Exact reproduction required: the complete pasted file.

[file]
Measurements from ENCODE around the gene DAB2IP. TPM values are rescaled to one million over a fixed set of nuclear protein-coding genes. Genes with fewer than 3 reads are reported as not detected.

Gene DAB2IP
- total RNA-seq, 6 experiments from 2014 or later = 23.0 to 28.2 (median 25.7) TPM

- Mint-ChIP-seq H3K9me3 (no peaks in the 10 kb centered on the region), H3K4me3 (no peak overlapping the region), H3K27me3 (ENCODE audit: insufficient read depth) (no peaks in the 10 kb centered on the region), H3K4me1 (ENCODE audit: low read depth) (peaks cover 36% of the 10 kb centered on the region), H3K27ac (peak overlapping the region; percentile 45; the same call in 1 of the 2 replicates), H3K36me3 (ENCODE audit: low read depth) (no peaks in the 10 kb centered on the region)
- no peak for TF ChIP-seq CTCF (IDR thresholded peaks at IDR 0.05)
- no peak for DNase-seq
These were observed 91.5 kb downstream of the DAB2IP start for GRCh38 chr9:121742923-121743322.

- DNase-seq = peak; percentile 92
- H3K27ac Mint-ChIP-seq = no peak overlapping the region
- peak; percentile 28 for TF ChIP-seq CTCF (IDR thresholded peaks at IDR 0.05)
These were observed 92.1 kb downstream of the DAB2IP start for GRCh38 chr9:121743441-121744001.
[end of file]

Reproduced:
Measurements from ENCODE around the gene DAB2IP. TPM values are rescaled to one million over a fixed set of nuclear protein-coding genes. Genes with fewer than 3 reads are reported as not detected.

Gene DAB2IP
- total RNA-seq, 6 experiments from 2014 or later = 23.0 to 28.2 (median 25.7) TPM

- Mint-ChIP-seq H3K9me3 (no peaks in the 10 kb centered on the region), H3K4me3 (no peak overlapping the region), H3K27me3 (ENCODE audit: insufficient read depth) (no peaks in the 10 kb centered on the region), H3K4me1 (ENCODE audit: low read depth) (peaks cover 36% of the 10 kb centered on the region), H3K27ac (peak overlapping the region; percentile 45; the same call in 1 of the 2 replicates), H3K36me3 (ENCODE audit: low read depth) (no peaks in the 10 kb centered on the region)
- no peak for TF ChIP-seq CTCF (IDR thresholded peaks at IDR 0.05)
- no peak for DNase-seq
These were observed 91.5 kb downstream of the DAB2IP start for GRCh38 chr9:121742923-121743322.

- DNase-seq = peak; percentile 92
- H3K27ac Mint-ChIP-seq = no peak overlapping the region
- peak; percentile 28 for TF ChIP-seq CTCF (IDR thresholded peaks at IDR 0.05)
These were observed 92.1 kb downstream of the DAB2IP start for GRCh38 chr9:121743441-121744001.